John Hornby Maw (1800–85) began his career as a surgical instrument manufacturer and latterly turned to the production of tiles, but in between he combined a creditable practice as an amateur artist with the patronage of the leading watercolourists of the day, including David Cox (1783–1859), Peter De Wint (1784–1849), William Henry Hunt (1790–1864) and Joseph Mallord William Turner (1775–1851). However, he sold many items from his collection to finance his tile business in the 1850s, having previously sent two works by Girtin to auction (Exhibitions: Christie’s, 25 February 1831). His treatise on watercolour painting, published anonymously in 1831 as Observations, Practical and Theoretical, on the Art of Landscape Painting (Maw, 1831), contains an important early appreciation of Girtin’s work.1 This was later followed by significant published contributions to the discussion about the dangers of the use by Girtin and the young Turner of fugitive pigments (Maw, 1857; Maw, 1872). Maw, as an amateur artist and a collector who owned the badly affected A Rainbow over the River Exe (TG1730), was in a good position to appreciate Girtin’s deleterious use of indigo for his blues.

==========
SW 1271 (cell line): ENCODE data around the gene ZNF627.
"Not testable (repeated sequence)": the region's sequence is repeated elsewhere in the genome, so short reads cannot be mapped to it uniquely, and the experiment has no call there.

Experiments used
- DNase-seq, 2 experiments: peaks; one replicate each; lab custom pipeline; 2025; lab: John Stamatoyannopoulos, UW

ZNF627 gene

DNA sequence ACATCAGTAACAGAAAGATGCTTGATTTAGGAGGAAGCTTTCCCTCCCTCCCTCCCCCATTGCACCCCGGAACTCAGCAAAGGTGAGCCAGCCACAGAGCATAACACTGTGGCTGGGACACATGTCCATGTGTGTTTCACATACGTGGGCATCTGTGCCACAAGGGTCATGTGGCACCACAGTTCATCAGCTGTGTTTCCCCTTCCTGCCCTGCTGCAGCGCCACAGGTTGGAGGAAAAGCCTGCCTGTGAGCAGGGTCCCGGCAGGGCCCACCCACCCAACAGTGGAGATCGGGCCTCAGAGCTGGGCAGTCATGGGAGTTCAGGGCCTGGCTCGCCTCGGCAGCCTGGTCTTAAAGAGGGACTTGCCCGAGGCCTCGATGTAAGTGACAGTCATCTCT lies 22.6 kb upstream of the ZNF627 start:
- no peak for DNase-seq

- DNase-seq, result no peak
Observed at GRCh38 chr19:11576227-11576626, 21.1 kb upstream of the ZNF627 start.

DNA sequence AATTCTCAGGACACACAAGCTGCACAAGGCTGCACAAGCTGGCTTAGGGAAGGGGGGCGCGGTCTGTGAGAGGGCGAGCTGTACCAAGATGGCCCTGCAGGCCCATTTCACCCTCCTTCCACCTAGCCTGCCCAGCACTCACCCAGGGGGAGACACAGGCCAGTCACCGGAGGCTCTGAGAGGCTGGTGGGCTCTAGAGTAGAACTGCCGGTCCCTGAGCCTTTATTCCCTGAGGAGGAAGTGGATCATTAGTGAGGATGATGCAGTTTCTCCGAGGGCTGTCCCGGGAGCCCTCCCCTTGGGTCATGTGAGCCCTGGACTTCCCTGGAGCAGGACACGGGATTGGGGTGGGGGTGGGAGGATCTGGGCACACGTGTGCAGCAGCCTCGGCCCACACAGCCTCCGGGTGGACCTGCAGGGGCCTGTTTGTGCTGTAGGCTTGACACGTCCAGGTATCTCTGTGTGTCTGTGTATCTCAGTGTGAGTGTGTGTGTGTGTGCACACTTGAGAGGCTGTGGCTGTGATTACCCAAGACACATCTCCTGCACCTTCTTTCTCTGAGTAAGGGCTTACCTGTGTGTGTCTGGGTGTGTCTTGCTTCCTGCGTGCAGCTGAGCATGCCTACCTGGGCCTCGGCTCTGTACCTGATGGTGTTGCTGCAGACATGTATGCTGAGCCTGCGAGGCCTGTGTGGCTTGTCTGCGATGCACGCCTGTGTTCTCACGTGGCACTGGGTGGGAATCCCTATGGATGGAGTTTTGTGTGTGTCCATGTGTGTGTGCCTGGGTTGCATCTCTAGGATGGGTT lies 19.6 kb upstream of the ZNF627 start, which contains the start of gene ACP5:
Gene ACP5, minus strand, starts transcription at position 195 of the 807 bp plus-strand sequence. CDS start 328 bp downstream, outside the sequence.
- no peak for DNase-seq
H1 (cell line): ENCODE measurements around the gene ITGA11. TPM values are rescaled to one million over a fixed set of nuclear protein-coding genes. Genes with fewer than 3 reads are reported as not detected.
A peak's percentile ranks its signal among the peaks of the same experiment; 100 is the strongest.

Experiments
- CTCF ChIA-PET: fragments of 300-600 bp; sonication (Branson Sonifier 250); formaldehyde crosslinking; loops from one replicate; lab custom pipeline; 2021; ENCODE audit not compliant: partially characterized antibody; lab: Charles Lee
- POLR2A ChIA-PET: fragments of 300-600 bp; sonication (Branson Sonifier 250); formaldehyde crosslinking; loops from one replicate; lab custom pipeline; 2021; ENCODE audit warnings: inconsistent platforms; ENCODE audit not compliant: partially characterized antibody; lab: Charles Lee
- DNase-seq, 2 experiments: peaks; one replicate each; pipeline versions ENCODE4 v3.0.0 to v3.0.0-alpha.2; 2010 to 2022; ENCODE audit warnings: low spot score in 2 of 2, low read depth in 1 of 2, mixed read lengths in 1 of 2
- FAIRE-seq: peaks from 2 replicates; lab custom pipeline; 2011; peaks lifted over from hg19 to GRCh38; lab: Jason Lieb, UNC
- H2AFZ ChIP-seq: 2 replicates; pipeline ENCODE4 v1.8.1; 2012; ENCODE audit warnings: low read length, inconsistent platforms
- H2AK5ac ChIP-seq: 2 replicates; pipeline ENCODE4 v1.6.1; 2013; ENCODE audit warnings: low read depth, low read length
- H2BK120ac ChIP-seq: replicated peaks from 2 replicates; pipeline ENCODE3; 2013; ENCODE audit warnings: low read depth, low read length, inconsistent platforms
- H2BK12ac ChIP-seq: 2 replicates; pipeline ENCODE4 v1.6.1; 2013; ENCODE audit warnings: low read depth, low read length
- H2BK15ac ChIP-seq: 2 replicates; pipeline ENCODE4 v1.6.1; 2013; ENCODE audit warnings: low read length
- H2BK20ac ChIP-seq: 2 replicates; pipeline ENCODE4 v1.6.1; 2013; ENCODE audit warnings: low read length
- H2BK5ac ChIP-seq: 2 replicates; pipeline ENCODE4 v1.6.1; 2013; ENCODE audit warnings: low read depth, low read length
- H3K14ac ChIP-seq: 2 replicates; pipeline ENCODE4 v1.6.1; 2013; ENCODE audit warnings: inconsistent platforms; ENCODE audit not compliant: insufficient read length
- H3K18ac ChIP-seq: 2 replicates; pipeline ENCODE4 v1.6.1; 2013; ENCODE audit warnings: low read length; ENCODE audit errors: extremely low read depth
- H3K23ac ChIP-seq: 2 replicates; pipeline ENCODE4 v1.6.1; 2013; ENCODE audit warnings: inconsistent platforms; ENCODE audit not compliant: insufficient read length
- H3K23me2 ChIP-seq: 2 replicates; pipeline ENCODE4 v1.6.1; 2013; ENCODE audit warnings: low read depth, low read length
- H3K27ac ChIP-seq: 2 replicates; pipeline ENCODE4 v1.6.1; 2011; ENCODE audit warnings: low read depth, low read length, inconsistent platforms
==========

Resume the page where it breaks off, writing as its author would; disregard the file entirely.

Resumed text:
A Rainbow over the River Exe



  1. 1 Transcribed in part in the Documents section of the Archive (1831 - Item 2).